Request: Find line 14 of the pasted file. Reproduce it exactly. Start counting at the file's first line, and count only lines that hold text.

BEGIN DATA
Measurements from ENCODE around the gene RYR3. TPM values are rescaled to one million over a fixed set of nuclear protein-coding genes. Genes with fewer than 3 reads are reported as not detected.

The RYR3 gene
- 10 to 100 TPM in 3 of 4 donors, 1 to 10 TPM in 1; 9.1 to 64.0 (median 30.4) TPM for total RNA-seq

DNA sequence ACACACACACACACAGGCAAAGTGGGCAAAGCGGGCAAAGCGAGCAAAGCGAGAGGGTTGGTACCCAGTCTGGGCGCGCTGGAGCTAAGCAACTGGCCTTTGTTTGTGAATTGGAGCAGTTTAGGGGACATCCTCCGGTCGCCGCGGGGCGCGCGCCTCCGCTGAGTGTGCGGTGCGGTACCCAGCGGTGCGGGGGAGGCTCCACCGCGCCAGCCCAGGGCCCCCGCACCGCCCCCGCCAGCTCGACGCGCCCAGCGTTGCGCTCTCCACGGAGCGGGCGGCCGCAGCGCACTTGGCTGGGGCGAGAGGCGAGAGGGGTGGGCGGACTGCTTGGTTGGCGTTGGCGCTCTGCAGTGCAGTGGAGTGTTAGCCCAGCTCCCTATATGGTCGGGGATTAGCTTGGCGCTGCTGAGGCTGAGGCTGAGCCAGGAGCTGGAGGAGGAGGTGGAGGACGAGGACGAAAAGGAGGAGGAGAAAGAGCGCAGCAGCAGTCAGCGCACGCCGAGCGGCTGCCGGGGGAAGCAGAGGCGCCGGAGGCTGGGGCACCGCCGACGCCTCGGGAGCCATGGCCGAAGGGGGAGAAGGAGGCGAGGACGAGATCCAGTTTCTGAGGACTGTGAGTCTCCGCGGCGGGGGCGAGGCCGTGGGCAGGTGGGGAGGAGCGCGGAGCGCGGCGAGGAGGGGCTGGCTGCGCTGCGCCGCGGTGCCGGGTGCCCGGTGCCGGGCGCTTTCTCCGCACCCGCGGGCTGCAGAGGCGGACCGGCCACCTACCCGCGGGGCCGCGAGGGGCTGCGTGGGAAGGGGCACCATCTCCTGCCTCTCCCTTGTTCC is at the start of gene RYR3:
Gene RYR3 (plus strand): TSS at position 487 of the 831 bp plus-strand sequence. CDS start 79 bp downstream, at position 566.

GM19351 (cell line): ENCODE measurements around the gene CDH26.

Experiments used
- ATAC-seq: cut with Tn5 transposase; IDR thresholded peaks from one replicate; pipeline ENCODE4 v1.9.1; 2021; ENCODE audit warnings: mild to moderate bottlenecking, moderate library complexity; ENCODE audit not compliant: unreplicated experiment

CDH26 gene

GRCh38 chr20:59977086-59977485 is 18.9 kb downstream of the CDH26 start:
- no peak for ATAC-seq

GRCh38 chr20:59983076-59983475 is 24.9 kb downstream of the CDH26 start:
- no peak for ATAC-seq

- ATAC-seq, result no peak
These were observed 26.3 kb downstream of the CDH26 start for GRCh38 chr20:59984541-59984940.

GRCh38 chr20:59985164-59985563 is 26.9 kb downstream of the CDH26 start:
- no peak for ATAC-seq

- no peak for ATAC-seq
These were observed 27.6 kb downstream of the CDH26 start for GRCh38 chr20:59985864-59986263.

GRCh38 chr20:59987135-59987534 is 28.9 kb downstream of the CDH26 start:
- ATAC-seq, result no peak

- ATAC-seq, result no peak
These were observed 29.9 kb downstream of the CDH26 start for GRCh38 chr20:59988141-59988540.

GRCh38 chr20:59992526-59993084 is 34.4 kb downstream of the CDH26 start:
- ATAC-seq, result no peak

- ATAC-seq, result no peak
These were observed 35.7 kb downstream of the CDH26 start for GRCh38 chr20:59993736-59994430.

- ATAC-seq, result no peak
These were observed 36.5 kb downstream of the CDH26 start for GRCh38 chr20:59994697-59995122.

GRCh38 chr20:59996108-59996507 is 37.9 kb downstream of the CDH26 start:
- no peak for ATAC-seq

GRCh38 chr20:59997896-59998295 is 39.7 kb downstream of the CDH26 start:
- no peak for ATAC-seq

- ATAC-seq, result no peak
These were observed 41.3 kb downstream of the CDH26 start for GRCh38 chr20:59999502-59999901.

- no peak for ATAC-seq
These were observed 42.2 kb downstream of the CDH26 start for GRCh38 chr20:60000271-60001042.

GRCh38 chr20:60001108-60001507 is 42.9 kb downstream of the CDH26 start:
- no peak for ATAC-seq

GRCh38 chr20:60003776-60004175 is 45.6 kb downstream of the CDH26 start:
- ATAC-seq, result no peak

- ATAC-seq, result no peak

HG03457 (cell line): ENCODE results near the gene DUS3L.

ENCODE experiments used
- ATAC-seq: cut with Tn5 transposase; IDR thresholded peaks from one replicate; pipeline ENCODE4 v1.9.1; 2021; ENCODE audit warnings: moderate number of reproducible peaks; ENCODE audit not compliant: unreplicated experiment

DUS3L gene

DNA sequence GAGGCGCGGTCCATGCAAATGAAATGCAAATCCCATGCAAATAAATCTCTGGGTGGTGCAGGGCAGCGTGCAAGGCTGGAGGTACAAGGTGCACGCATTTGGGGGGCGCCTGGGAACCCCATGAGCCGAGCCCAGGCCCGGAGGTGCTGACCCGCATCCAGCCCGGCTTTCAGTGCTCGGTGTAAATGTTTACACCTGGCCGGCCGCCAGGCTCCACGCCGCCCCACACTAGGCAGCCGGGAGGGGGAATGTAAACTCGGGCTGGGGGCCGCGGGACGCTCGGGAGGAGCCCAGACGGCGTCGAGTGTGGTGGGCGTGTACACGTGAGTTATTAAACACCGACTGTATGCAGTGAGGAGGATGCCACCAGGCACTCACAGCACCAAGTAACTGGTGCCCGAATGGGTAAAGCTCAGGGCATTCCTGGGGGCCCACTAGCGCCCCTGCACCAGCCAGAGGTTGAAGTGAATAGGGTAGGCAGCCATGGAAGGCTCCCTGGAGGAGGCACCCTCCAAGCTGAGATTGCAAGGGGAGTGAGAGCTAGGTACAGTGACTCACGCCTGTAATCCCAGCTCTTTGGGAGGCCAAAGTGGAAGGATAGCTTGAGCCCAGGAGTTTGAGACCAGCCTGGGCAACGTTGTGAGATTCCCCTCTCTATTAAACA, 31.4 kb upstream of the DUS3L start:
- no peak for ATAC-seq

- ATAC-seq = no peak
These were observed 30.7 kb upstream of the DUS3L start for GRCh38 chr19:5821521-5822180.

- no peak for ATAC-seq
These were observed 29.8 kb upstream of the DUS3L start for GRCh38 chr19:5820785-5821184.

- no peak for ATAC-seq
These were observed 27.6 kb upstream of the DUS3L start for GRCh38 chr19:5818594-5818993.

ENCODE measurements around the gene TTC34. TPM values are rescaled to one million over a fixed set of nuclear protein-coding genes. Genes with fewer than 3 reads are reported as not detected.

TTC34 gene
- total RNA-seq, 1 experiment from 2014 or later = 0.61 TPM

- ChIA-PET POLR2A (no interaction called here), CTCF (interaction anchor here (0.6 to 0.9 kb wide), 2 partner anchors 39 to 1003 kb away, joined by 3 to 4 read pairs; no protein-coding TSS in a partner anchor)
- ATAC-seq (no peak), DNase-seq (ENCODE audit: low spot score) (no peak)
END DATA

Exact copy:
- ATAC-seq, result no peak